"Tell me the truth, Frank: remember that? We used to live by it. And you know what's so good about the truth? Everyone knows what it is, however long they've lived without it. No one forgets the truth, Frank; they just get better at lying"
- April (Kate Winslet)
At a glance:
The re-teaming of Titanic stars Leonardo DiCaprio and Kate Winslet produces an one-note, distasteful tale about a dysfunctional couple whose acceptance of the mediocrity of suburban life leads to anger, despair, and tragedy
A young married couple (Leonardo DiCaprio and Kate Winslet) with kids feels stagnated and trapped in suburban life. He’s a salesman who finds no passion or enjoyment in his job. She’s a housewife/mother/actress who hates seeing him languishing in mediocrity and not pursuing his dream. She hatches a plan to move to Paris – the place he loved so much during the war. Surprisingly, after initial resistance, he agrees. But then an unexpected promotion at work and other issues make him begin to question his decision. Yes, it’s true; we’re supposed to dedicate two valuable hours of our lives watching these bumbling dolts and their dysfunctional relationship as they waver, argue, achieve brief happiness, and then throw it all away. To inject some modicum of interest, the pot is stirred by a no-holds-barred friend of a friend, John (Michael Shannon), who makes rude yet insightful comments about the couple in their own home while hiding behind his ‘disability’ (he’s on release from a mental institution). The story is told so slowly, giving the impression that there’s more here than meets the eye – but, sadly, this isn’t true. In the end, it goes a long way to tell a story that is simply about lost opportunities and couples who are no longer coupled. I’m sure it could have been compressed into a 30 second public service announcement in the right editor’s hands.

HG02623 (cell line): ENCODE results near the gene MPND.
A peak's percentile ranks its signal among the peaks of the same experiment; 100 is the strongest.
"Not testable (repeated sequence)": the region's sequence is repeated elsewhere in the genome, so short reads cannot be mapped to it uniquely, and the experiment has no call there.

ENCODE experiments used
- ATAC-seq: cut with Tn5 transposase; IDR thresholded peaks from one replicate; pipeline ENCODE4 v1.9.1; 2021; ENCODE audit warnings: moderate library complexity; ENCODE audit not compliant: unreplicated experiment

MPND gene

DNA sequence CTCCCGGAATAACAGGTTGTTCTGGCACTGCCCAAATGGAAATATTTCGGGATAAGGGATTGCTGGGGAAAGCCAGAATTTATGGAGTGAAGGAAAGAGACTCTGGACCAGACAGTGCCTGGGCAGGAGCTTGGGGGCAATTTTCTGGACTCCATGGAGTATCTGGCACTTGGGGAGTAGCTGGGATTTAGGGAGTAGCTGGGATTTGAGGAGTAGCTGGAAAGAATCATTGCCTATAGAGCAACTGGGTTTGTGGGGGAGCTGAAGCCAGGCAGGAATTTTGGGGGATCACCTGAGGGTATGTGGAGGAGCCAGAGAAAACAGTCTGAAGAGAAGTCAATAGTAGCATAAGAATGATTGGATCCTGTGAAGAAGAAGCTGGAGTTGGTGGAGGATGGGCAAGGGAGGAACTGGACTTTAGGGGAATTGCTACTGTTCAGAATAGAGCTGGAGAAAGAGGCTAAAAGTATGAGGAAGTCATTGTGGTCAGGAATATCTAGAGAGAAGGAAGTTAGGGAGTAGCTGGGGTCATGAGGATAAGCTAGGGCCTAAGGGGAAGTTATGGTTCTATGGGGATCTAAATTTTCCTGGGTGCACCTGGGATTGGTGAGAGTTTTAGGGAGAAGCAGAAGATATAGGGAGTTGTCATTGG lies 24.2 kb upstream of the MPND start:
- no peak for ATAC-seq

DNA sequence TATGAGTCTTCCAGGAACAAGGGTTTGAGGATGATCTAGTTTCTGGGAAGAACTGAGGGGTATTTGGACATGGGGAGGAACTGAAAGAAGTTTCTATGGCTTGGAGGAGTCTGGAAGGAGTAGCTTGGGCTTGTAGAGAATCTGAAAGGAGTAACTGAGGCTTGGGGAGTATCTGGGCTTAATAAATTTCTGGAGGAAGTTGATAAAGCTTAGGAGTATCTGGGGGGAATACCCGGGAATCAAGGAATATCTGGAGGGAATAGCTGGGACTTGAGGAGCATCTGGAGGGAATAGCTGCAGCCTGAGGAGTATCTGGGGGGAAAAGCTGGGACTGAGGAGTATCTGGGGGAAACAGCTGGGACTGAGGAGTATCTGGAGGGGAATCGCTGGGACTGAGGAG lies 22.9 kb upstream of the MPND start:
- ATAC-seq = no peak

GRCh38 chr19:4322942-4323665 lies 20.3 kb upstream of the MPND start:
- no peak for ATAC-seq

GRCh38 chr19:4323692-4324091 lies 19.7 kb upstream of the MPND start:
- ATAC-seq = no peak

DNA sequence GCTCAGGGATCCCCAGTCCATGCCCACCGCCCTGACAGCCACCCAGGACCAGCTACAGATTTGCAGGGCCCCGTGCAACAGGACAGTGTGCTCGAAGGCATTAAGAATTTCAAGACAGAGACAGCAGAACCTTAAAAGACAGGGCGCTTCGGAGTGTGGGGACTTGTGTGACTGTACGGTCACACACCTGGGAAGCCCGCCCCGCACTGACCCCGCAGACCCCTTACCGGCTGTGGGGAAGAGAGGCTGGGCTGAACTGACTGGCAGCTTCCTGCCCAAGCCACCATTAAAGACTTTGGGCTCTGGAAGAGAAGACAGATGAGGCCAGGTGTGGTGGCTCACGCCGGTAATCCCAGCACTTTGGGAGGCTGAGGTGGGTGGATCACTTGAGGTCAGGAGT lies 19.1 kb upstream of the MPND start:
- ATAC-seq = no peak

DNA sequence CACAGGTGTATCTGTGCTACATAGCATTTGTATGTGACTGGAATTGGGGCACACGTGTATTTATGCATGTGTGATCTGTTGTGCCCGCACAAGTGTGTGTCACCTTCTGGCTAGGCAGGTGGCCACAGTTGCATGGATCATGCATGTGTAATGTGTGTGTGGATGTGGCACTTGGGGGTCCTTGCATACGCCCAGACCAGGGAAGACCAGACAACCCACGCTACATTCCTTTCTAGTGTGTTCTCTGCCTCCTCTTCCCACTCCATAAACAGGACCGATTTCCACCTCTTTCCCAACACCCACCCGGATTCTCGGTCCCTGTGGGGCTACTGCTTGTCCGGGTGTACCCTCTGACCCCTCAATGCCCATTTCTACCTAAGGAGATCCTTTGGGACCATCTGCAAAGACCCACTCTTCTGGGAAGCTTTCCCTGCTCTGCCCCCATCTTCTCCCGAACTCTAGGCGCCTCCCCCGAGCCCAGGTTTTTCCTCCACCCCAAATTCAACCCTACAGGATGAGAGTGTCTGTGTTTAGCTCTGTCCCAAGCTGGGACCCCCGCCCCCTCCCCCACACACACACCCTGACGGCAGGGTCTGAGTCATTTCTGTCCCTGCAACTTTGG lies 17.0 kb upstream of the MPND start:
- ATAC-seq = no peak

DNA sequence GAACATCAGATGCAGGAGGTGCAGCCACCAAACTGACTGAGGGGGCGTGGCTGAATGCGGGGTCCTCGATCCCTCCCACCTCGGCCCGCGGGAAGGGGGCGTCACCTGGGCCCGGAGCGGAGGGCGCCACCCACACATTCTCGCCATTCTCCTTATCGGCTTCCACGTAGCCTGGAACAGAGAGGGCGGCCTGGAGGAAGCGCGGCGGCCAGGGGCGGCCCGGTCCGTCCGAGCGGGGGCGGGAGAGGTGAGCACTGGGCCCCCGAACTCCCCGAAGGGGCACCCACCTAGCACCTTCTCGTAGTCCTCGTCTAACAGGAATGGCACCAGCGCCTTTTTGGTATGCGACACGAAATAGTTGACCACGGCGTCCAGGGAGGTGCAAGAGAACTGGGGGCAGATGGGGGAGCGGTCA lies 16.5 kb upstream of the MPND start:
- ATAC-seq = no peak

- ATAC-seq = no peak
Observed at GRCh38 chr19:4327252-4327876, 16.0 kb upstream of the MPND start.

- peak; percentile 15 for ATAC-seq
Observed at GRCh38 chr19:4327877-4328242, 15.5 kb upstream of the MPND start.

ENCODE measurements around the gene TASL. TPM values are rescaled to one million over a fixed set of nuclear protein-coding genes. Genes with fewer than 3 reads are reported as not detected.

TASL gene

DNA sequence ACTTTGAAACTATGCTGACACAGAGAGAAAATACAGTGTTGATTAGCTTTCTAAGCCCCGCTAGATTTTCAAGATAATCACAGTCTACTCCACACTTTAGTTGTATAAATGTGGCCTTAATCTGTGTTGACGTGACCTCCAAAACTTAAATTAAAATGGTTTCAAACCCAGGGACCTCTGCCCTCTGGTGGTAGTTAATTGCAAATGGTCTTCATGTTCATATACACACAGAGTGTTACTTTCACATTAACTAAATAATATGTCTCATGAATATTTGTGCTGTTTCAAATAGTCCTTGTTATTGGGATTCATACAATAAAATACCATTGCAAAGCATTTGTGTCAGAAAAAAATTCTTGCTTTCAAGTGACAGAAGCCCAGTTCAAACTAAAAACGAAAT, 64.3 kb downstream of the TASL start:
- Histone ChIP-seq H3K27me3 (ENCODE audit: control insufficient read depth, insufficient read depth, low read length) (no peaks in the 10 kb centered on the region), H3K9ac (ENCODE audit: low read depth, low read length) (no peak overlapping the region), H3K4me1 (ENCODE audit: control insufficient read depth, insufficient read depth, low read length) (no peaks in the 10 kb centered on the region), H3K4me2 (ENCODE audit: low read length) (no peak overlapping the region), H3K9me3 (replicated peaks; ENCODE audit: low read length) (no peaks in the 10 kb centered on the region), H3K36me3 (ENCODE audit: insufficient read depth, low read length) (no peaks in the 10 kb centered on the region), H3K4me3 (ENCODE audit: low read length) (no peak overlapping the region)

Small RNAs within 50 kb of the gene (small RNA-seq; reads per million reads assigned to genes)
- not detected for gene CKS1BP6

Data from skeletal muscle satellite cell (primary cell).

There’s nothing wrong with the acting, although there’s some question in my mind whether Leonardo DiCaprio is truly an A-grade thespian. Michael Shannon nabbed a Best Supporting Actor nomination as the crazy guy who speaks his mind. And Thomas Newman’s evocative music keeps making you think that something is going to happen.
Other reviewers said:
"Sooner or later it becomes very hard to escape the sense that nothing actually happens in this film."
-Marc Fennell (Triple j)
"The acting is amazing but the story is one long drive to despair."
- Jackie K. Cooper (jackiekcooper.com)
"It leaves you feeling voyeuristically sullied; scrubbing the blood out of your mental carpet, privy to something simultaneously indulgent and inconsequential."
-Lorien Haynes (Little White Lies)